There is no need to get vaccinated against tuberculosis if you maintain high enough levels of vitamin D, suggests a new study published in the journal Science Translational Medicine. Researchers found that, in the presence of even minimally adequate levels of vitamin D, the body’s own immune system will naturally trigger an immune response against the disease and many others without the need for drug or chemical interventions.
Mario Fabri, who currently works in the Department of Dermatology at the University of Cologne in Germany, examined the effects of vitamin D on immunity during his time at the University of California, Los Angeles. He discovered that the vitamin D hormone is crucial for T-cells, which are the first responders to immune invaders, producing a protein called interferon. Interferon has been shown to directly attack tuberculosis bacteria and prevent it from taking hold.
“Over the centuries, vitamin D has intrinsically been used to treat tuberculosis,” said Fabri, referencing the age-old practice of putting tuberculosis patients in areas of high sun exposure as part of their treatment. “Our findings suggest that increasing vitamin D levels through supplementation may improve the immune response to infections such as tuberculosis.”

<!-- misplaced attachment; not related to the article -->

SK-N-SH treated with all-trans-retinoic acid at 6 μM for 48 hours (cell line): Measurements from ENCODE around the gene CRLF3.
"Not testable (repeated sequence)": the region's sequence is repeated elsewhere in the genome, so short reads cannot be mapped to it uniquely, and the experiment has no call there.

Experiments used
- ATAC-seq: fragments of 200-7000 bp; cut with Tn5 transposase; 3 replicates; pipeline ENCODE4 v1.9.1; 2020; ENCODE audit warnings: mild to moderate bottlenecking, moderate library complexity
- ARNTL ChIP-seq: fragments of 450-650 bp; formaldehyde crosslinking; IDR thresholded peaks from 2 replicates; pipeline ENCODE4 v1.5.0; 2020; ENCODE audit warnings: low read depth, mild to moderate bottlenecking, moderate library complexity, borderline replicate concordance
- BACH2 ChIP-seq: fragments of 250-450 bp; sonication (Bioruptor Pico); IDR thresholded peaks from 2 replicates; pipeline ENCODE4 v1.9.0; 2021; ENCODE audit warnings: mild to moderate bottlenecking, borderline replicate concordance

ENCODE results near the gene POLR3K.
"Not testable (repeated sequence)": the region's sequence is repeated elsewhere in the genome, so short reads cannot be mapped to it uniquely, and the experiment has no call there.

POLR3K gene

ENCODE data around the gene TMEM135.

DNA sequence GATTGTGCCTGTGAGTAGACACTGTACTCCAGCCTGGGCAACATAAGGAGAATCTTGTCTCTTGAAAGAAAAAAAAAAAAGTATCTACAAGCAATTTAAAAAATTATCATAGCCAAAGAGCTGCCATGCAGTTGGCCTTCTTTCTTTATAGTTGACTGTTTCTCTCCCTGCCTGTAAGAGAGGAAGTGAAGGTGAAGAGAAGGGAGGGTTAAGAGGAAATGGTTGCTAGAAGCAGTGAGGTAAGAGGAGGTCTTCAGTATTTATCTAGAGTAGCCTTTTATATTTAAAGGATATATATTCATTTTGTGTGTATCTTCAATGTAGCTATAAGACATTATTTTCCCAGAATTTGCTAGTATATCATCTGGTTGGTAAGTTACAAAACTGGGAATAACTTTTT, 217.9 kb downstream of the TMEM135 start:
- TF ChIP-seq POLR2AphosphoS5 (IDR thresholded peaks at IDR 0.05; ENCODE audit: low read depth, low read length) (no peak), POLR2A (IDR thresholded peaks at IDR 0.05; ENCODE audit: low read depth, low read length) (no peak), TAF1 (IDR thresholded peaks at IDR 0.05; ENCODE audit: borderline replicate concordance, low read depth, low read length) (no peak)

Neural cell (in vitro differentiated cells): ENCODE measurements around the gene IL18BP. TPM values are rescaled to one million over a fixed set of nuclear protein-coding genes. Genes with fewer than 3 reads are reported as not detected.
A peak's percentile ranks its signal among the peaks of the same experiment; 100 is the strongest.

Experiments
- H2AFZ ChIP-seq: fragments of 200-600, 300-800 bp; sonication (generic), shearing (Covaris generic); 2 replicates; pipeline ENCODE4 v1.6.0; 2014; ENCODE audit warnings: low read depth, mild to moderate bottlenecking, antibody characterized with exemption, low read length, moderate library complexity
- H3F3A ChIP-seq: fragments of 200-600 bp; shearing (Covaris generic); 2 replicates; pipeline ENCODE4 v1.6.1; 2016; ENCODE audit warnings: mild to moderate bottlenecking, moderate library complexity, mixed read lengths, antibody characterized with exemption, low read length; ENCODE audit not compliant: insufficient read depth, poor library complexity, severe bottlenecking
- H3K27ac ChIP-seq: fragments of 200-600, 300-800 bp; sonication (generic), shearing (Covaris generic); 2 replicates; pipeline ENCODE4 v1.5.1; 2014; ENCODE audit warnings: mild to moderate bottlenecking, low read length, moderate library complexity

Fabri’s previous studies also found that vitamin D is necessary for the immune system to produce cathelicidin, an antimicrobial peptide that, like interferons, provides humans and other mammals with protection against bacterial infections. In other words, vitamin D equips the body with the tools it needs to prevent infection without the need for drug-based antibiotics.
“At a time when drug-resistant forms of tuberculosis are emerging, understanding how to enhance natural innate and acquired immunity through vitamin D may be very helpful,” added Barry Bloom, co-author of the study and former dean of faculty at the Harvard School of Public Health.
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